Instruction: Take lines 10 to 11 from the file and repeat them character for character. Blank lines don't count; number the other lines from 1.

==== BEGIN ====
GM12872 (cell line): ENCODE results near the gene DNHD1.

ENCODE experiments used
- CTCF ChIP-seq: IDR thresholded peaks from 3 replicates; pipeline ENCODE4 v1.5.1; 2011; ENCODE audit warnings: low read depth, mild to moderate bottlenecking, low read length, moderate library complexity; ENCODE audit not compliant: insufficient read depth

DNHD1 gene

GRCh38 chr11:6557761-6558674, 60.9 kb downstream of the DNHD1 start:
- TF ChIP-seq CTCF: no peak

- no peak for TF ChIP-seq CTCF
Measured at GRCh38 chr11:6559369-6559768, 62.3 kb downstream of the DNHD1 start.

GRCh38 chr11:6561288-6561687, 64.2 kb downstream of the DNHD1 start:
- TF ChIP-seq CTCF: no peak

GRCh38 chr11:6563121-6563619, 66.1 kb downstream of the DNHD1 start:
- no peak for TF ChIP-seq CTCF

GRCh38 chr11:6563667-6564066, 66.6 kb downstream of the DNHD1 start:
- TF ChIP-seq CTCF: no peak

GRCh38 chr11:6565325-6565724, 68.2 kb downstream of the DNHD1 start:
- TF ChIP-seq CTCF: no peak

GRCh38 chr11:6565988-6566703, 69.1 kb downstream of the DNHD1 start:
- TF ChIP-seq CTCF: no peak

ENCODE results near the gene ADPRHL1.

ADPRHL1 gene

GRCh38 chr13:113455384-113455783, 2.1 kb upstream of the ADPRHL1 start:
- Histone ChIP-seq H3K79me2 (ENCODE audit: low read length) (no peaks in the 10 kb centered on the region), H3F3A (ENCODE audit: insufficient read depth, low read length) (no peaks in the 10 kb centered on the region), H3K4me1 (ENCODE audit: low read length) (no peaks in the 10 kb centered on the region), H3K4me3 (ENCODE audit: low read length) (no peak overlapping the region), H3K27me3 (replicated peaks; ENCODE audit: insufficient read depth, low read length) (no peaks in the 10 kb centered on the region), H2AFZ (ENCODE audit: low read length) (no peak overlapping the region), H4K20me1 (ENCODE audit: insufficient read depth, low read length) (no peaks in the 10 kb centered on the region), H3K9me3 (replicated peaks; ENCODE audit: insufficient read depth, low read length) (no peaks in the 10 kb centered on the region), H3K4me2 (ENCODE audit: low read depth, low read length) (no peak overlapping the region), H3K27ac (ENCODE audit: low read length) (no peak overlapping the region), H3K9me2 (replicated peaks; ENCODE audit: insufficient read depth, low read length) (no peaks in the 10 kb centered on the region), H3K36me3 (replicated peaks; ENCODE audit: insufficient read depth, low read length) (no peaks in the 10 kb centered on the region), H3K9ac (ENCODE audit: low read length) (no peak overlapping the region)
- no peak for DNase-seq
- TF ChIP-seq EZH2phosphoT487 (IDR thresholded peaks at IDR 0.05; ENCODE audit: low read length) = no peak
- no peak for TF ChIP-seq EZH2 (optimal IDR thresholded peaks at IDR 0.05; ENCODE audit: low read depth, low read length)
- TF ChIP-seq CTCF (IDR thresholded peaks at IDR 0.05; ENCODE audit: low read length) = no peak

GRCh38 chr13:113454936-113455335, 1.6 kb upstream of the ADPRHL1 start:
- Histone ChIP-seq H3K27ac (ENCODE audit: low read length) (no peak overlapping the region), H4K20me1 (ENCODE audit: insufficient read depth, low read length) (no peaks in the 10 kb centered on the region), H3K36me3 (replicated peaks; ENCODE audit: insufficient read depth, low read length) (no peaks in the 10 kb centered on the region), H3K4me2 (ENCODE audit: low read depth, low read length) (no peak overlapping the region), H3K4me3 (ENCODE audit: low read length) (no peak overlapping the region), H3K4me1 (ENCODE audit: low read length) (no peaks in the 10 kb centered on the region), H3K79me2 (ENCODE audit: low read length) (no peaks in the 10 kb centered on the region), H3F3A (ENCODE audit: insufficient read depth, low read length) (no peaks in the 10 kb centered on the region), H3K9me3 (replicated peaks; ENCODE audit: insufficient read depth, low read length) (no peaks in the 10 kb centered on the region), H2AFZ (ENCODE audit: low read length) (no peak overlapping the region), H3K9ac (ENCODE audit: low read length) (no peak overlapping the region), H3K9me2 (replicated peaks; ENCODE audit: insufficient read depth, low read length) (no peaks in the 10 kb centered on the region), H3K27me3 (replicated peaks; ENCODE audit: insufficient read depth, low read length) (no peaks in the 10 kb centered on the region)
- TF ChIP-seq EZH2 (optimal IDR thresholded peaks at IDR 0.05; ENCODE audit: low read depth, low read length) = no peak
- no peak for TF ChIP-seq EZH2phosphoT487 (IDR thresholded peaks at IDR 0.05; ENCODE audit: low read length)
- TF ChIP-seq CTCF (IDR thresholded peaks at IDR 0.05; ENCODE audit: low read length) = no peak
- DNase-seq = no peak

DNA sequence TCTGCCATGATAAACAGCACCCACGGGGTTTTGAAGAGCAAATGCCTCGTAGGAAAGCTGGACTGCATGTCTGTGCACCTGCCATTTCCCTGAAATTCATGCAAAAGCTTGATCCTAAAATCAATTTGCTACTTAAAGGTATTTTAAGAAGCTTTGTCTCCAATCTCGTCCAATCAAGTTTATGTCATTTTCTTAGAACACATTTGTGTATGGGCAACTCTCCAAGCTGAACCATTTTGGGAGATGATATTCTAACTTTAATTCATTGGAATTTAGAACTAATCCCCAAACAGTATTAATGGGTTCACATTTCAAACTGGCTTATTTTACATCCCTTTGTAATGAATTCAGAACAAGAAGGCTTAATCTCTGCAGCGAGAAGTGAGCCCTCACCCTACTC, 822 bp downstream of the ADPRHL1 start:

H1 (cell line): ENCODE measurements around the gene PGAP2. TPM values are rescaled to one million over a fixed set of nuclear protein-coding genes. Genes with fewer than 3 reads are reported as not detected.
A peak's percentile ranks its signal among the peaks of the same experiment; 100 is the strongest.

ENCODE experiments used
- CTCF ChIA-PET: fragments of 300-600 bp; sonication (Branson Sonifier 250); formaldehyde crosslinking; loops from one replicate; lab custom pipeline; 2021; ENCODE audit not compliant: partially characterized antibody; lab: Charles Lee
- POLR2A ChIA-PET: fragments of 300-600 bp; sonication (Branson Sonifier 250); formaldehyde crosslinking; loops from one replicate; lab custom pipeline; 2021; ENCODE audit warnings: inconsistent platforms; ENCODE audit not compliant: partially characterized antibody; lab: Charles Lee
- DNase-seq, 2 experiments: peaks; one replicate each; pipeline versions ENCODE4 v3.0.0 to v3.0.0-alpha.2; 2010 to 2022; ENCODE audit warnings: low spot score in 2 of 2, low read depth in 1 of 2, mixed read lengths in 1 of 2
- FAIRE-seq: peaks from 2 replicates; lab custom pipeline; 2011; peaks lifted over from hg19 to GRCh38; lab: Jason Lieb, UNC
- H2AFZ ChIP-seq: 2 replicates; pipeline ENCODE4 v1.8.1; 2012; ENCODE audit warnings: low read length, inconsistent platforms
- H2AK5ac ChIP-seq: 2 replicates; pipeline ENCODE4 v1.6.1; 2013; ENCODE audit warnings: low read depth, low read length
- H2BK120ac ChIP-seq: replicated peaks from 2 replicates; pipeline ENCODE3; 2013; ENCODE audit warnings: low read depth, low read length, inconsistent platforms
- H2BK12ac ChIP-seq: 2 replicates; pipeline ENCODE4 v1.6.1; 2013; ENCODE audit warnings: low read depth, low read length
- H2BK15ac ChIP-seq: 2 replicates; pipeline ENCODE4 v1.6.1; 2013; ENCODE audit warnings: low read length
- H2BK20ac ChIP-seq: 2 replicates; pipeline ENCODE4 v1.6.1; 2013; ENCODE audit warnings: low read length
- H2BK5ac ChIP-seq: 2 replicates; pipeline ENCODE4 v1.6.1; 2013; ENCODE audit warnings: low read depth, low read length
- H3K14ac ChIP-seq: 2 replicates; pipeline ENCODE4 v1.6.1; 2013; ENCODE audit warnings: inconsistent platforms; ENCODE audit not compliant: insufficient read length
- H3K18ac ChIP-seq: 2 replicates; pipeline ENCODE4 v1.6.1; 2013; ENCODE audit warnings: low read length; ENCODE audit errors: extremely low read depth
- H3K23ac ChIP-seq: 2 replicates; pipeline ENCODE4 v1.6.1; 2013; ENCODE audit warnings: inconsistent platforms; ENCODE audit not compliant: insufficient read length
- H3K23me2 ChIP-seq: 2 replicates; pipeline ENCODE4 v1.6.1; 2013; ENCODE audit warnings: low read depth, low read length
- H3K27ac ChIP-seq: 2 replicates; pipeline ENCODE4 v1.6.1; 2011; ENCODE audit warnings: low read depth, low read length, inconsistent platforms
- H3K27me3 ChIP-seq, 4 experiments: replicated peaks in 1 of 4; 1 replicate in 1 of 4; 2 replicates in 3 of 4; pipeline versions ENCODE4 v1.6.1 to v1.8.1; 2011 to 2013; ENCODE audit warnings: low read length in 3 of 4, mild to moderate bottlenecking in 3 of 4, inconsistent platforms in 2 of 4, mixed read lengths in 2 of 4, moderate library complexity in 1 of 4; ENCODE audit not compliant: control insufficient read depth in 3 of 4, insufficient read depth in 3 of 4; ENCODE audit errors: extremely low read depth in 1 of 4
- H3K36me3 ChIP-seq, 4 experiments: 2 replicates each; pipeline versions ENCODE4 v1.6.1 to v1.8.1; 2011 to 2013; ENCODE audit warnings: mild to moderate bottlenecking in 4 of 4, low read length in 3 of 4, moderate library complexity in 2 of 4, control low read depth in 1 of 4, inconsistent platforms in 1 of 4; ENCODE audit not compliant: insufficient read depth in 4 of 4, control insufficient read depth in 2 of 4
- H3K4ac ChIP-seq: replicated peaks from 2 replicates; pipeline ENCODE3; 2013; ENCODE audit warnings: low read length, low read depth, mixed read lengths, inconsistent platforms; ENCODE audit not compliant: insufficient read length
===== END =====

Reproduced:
- TF ChIP-seq CTCF: no peak

GRCh38 chr11:6563121-6563619, 66.1 kb downstream of the DNHD1 start: